There follows a similar computation for bombers. It shows the distances to which bombers designed for various maximum speeds may be expected to carry out effective raids carrying bomb weights equal to 10 percent and 20 percent, respectively, of the initial total weight of the aircraft.


Maximum Speed at Approximate Maximum Distance (in miles) at which Effective
20,000 Feet Bombing Raids Can be Carried Out
  Bomb Weight of 10% of Total Bomb Weight of 20% of Total
200 1,500 1,100
250 1,100 800
300 900 550
350 600 200

This calculation has been made for a bomber of approximately 40,000 pounds weight. The relative importance of the weights of armor and armament, of furnishings, equipment and radio, all decrease gradually as the size of the airplane increases; and the larger bombers also show somewhat better relative fuel economy than the smaller ones of equal power loading and wing loading. For a 25,000-pound bomber the smaller figures in the tabulation should be reduced by about 150 miles; the larger figures, at the top of the columns, by about 250. Increases in weight to above 40,000 pounds, on the other hand, probably would not increase the tabulated values very appreciably; although there might continue to be some slight gain up to a weight of about 100,000 pounds.

As persistent as the dream of a long-range fighter which will secure range without paying the price of sacrificing other elements of performance is the dream of a bomber which will out-speed the defending fighters, or out-gun them in direct combat, or serenely soar above them at altitudes which they are unable to reach. Barring the possibility of some new invention or great improvement in design which the enemy for the moment cannot match, this will remain a dream. Other things being equal, an airplane will always be able to obtain greater altitudes in a light condition than when it is heavy; and after the ideal bomber has been imagined, it is only necessary to imagine it modified by leaving off its weight of bombs and replacing them with half their weight of additional guns and ammunition, in order that there may result a machine with more fire-power than the bomber, greater climbing capacity, and at least as much speed. The airplane that accepts the handicap of carrying bombs will always be at a disadvantage as against the machine that carries only offensive armament and the crew to operate it. The airplane specialized for a single function will continue to maintain superiority in that function over the machine designed with some other objective, or with a multiplicity of objectives.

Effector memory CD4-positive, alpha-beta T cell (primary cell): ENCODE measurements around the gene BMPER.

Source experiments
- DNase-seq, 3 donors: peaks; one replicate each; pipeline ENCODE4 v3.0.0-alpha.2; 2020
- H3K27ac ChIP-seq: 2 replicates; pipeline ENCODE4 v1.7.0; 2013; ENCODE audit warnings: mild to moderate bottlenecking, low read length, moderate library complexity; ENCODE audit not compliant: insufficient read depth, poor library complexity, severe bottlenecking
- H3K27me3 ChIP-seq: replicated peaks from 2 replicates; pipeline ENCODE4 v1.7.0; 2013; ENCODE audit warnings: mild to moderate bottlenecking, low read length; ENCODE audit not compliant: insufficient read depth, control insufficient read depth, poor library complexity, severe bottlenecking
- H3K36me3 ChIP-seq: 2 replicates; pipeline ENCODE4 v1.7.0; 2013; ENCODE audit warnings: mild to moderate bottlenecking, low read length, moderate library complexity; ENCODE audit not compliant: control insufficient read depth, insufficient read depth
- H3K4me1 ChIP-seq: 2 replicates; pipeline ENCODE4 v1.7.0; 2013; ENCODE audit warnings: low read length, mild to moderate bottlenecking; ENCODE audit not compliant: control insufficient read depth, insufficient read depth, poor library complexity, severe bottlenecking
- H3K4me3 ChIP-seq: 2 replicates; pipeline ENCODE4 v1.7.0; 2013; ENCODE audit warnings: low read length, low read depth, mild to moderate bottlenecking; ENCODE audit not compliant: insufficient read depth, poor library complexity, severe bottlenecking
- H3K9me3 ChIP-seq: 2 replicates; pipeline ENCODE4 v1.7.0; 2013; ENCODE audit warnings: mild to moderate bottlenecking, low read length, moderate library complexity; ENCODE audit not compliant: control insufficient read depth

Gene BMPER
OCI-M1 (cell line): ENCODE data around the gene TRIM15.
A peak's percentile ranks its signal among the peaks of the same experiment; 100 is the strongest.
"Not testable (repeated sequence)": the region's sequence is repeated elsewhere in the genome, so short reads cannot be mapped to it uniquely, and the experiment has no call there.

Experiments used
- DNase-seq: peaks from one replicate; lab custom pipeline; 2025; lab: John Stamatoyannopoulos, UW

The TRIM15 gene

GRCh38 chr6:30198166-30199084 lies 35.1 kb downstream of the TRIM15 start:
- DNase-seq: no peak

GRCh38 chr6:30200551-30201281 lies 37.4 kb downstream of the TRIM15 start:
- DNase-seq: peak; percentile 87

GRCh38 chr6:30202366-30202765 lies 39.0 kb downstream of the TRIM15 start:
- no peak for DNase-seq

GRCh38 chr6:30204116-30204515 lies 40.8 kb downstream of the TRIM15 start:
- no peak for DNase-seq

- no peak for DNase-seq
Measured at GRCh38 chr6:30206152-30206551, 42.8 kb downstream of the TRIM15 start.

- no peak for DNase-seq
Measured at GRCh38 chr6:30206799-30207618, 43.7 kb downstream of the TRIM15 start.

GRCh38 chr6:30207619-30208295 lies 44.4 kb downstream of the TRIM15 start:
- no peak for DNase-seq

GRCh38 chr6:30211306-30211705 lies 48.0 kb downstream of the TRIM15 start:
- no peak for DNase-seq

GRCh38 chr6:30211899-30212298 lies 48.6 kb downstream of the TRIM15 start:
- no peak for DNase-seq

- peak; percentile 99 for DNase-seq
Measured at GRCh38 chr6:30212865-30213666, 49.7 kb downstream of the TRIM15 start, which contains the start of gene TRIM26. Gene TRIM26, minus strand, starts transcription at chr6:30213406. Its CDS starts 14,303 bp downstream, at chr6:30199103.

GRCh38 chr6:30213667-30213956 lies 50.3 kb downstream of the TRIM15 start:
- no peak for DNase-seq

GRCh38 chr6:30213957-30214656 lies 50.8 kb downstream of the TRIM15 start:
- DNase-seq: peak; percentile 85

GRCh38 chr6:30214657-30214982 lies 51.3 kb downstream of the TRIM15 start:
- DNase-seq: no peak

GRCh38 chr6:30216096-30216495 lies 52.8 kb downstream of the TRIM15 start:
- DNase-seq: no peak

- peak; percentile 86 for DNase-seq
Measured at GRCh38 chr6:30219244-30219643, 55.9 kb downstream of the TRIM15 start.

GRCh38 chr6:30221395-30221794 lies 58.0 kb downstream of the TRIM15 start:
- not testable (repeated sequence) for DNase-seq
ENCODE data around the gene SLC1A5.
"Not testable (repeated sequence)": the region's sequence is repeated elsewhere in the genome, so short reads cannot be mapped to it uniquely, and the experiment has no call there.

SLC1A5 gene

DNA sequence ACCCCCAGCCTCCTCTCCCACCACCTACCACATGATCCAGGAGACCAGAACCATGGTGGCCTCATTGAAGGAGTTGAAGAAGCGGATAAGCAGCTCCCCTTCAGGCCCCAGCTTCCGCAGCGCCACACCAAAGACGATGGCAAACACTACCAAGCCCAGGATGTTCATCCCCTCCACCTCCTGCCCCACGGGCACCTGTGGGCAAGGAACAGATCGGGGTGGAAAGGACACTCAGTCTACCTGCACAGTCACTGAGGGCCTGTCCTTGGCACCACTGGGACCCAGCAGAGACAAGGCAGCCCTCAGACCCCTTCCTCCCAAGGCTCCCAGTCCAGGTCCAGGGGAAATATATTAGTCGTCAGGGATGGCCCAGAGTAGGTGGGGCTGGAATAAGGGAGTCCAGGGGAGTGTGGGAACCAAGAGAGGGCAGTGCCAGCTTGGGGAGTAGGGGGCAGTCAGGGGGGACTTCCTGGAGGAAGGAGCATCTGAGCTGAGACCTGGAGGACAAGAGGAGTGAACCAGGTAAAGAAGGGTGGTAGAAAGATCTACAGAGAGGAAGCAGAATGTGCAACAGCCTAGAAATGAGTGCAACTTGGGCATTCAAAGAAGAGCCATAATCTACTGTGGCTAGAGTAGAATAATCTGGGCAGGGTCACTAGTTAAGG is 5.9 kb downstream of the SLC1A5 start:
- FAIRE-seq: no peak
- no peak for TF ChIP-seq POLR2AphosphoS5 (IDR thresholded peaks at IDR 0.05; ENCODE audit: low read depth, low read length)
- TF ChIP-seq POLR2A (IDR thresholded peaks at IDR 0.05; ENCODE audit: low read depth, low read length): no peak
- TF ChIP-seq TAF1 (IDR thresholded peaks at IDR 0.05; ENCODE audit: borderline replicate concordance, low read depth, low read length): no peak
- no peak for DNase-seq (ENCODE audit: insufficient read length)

In reckoning future performances, one can say that the largest single promise of gain lies in the possibility of fundamentally modifying the section or form of the wings. This might so change the flow of air about the wing as to reduce its resistance by as much as a half. By that single change, and the others that would naturally accompany it without requiring any new invention on their own account, speed might be increased by as much as 15 or even 20 percent. The principal barriers to further improvement of performance, on the other hand, lie in the general increase in air resistance with increases of speed above 450 miles an hour or thereabouts, and in the rapid decrease of efficiency of airplane propellers as the speed of the aircraft increases above about 400 miles an hour. Propeller design for extremely high speeds presents one of the problems on which research is most needed.